Date: Saturday, February 16, 2013
Venue: 17 Frost Theatre of the Arts

Review by Matt Cole

On Saturday, 16 February, THE DISSIDENT ARTS ORCHESTRA, provided an improvised score to a newly restored version of Sergei Eisenstein’s seminal film Battleship Potemkin at the 17 Frost Theatre of the Arts in Williamsburg Brooklyn. Led and conducted by THE RED MICRPHONE‘s vibraphonist/percussionist John Pietaro , the Orchestra included on this night Nora McCarthy on vocals, Cheryl Pyle on flute, Quincy Saul on clarinet, Rocco John Iacovone on soprano and alto saxes, Patrick Brennan on alto, Ras Moshe on soprano, tenor and flute; SoSaLa’s Sohrab Saadat Ladjevardi (making his debut with the DAO) on tenor sax and vocals, Alon Nechustan on accordion, Javier Hernandez-Miyares on electric guitar, Laurie Towers on electric bass, Nicolas Let-man-Burtinovic on double bass, and Hollis Headrick on drums and percussion.

With such a large ensemble, even one who for the most part has played together consistently before, it’s always important to make sure that everyone’s on the same page, and conductor Pietaro performed this duty quite well. There were several cues that he could give, for example having the band play around a certain tonal center, or time signature; another cue had the band play the “Internationale” (generally when the red flag was raised); alternately, Pietaro could bring instruments in and out of the mix with a good deal of freedom for them to choose just what to play at the moment. The Orchestra rewarded this confidence by playing very well together over the course of the evening as a cohesive and synergetic unit.

The evening started with a pre-movie Overture, during which the band went through a shortened version of the overall shape of their music for the movie, albeit with different musical details, with Pietaro facilitating well from his conductors spot (when he wasn’t adding vibraphones or percussion to the soundscape). Iacovone’s soprano sax began the music, and the rest of the band added layers of overlapping long notes over pulsating waves of drums (quite appropriate for a battleship movie). On a micro level, there was actually a fair amount of movement for such a section, but the overall effect was that of long notes, and that’s a pretty neat trick. Soon thereafter, we heard vocalist McCarthy take the lead for the first time with a series of rich wordless tones over an urgent rhythm in 7. McCarthy demonstrated a very impressive tonal range, and soon the band came in with cacophonous interplay, starting with alternating pairs of instruments (e.g. alto-soprano, tenor-tenor) conversing, and then the pairs becoming threes and fours, until the whole band was involved. Then, out of this chaos a jazzy, swingy waltz emerged, at once out and yet locked into a hard swinging pocket. It was near this point that the advantage of having two basses became apparent, as one would lock down the bottom while the other played freely with the band. Finally, the band played some variations on the “Internationale.”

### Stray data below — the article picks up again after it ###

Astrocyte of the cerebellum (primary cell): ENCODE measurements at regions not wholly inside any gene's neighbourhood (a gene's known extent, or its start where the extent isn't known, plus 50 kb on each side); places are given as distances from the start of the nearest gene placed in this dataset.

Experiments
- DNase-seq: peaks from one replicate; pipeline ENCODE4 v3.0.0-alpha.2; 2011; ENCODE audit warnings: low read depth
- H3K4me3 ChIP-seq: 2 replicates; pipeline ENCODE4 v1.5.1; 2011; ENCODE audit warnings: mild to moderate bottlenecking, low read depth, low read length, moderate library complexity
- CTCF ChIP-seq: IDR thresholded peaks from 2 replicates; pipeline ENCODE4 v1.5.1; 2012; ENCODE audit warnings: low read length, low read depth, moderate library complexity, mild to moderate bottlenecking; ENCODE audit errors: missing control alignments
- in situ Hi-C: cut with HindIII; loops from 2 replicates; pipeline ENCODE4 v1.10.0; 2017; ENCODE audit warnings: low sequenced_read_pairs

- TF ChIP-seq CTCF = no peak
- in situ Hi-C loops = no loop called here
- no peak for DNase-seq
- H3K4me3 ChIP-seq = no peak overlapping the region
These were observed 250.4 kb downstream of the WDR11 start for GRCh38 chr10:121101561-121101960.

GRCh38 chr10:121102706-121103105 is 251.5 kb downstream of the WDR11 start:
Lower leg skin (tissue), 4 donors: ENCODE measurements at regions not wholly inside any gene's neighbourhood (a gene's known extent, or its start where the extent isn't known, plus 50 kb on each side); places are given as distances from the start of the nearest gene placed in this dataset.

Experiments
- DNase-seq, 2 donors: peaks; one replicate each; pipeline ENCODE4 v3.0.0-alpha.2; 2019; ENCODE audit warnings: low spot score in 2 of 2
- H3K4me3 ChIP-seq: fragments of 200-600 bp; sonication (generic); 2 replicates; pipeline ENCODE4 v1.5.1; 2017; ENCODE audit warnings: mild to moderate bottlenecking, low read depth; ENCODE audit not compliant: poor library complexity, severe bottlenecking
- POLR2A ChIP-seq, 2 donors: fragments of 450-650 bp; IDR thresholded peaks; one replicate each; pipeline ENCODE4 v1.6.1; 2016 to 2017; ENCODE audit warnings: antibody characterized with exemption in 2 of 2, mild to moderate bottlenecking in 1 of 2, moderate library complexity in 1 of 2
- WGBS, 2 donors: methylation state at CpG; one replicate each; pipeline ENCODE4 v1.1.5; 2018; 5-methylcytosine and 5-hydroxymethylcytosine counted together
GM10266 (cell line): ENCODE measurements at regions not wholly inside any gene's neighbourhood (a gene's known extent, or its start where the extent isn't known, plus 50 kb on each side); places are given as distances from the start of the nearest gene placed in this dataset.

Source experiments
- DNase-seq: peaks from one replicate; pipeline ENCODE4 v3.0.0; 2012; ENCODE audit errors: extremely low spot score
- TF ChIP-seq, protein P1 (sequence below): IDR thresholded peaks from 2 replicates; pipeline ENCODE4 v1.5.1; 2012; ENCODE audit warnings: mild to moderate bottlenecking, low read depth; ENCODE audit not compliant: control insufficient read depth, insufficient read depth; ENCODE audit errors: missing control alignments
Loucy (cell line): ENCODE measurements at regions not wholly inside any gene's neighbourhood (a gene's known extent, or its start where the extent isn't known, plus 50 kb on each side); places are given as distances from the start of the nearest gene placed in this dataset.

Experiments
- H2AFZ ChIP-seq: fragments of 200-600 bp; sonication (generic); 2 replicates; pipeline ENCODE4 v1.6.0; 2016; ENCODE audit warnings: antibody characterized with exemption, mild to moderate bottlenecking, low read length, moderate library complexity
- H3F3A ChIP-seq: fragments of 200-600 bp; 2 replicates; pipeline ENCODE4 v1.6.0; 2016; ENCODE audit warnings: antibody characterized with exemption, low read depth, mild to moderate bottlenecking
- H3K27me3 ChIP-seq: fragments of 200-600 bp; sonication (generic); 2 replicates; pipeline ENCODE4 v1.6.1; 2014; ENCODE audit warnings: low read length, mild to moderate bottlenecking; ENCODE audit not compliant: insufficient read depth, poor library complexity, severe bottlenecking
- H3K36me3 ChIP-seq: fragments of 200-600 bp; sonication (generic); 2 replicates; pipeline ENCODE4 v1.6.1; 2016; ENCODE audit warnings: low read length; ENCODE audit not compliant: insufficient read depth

Then the movie started. A lot has been written about Battleship Potemkin, so as someone who hasn’t taken a film class since about 1990 (my big paper was on the Rocky Horror Picture Show), I won’t add to that. The film was shown on 3 screens, forming 3 sides of a square—the main one was for the audience, and the other two served to help the band members (arranged in a ‘U’ shape underneath the screen) see the action on the screen and tailor their playing accordingly. The band did an impressive job of enhancing the silent drama on the screen, providing an urgent, off-center beat and jazzy tonals when the crew of the ship begins to mutiny over maggot-infested beat. (It was at this point that I noticed the band pulling a neat musical trick of playing a 2-2-3 rhythm and then seamlessly morphing it into a 3-3-2.) When there was drama and potential execution on the deck, the band slid into a loose and swingy waltz, and went free and chaotic during the deck fight which ensued (side note: the head priest on the ship reminded me of the old man guarding the bridge of death in Monty Python and the Holy Grail). One of the musical highlights of the evening came during the funeral scene for the hero, who had died leading his shipmates in revolt against their cruel and clueless officers, as the band played a slow dirge, free and very together, with a hint of waltz underneath. Over this, McCarthy sang, and Saadat chanted in Farsi. Conductor Pietaro did a nice job over the course of the soundtrack of bringing instruments in and out, providing good dynamic contrasts. As the film ended, with the red flag flying over the Potemkin and the other ships’ sailors joining in, the band played the “Internationale” one last time.

In all, this was a quite impressive multimedia presentation by THE DISSIDENT ARTS ORCHESTRA. The musicians played well together, making a cohesive work from improvisation, their ears, and their able conductor, and making the music enhance and otherwise go quite well with a truly classic film that has to rank as one of the most important in the entire film canon. The DAO plans more such mixings of old classics with new, improvised music this year; it is recommended that fans of film and improvised music make an effort to seek them out.